Completing the program were the pas de deux from Stephen Baynes’ Molto Vivace, smoothly danced by Amber Scott and Adam Bull, and excerpts from La Baydère where Lana Jones and Daniel Gaudiello returned as Nikiya and Solor and in which the three variations were danced by Hombo, Harris and Dimity Azoury.
Canberra region audiences used to see the Australian Ballet once a year but a decision, an unpopular one in the eyes of audiences, was made some years ago now to remove Canberra from the touring schedule. The size of the audience for the Telstra event, which took place in less than ideal weather conditions, seems to me to be a clear signal to the Australian Ballet that it is time to return to the national capital on a more regular basis. The announcement that Garry Stewart and an unnamed collaborative team will make a new work for Canberra’s centenary in 2013 is a start.
This is an expanded version of a review written for The Canberra Times.
24 February 2012, State Theatre, Victorian Arts Centre, Melbourne
Infinity, the Australian Ballet’s first program in its 50th anniversary year, is a diverse and sometimes challenging evening of dance. But most of all it is thrilling experience to see the Australian Ballet putting itself out on a limb with three brand new works from three Australian choreographers: Graeme Murphy, Gideon Obarzanek and Stephen Page. All three works are danced to new scores by Australian composers and all three have new Australian designs. Definitely something to celebrate.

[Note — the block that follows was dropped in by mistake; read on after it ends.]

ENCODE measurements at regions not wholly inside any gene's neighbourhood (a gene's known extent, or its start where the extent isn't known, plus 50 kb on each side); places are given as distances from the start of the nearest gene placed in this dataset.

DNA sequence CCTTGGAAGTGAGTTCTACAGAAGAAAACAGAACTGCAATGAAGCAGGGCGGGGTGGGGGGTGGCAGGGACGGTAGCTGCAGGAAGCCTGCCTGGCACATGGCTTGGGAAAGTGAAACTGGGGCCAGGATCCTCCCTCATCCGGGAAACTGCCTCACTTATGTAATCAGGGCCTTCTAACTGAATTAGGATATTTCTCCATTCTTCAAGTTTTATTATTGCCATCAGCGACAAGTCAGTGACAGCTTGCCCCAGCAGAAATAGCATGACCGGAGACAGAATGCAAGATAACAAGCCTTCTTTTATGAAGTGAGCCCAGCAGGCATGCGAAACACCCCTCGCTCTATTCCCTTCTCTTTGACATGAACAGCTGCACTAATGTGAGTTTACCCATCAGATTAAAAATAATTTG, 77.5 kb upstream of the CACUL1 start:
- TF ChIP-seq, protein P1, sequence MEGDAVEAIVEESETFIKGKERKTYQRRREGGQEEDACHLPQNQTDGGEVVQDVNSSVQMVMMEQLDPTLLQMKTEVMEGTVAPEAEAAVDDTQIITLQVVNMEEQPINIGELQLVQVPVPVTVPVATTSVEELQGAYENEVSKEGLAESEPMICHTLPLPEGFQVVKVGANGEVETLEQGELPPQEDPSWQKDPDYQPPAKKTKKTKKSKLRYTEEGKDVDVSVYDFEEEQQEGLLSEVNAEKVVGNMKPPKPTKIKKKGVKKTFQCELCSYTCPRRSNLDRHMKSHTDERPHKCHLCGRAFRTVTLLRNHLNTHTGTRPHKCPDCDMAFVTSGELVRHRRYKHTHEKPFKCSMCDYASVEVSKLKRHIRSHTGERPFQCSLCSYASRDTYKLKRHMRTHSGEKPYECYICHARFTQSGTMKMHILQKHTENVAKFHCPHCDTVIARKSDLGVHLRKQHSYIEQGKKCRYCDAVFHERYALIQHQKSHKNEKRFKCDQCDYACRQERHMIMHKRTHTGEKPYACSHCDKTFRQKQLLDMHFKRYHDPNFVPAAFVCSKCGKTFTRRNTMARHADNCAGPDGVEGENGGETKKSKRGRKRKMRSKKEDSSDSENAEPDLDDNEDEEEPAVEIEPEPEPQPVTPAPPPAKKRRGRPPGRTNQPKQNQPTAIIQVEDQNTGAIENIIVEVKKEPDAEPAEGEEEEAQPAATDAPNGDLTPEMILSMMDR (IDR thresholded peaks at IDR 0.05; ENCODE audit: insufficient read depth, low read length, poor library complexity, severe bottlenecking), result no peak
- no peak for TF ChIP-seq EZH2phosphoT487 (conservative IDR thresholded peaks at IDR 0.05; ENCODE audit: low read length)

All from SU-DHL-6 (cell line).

The show opens with the new work from Murphy, The narrative of nothing. To tell the truth, while there is a perfectly good explanation from Murphy for why this title was chosen—there’s no obvious narrative but the work may still be telling the audience something, I’d much rather dispense with titles that sound smart (with all due respects to Murphy). Untitled works just as well for me!
Murphy’s choreography often had a primeval feel as bodies twisted and curled around others. There were powerful performances from Lana Jones and Adam Bull, and I especially admired the sequence where Jones was partnered by several men who alternated between holding her aloft and letting her fall from side to side. Vintage Murphy really but Jones’ ability to hold her body in a perfect curve as she fell was breathtaking.
The supporting dancers deserve praise for their technical strength as they attacked the demanding choreography. Murphy has moved a step beyond his usual (always interesting) vocabulary and made a work that, in somewhat of a contradiction, asks the dancers to move with a kind of aggressive lyricism.
I didn’t read the program notes prior to watching this work so wasn’t aware in advance that the commissioned score, Fire Music by Brett Dean, was in response to the Victorian ‘Black Saturday’ bushfires of 2009. With the knowledge of what was behind Dean’s score, fire in some respects becomes the non-narrative. But the works stands without this knowledge and in fact I was pleased that I didn’t know in advance. The score sounded quite elemental—the thunder sheets certainly helped there—and, with some instruments positioned outside the pit, the sound was enveloping.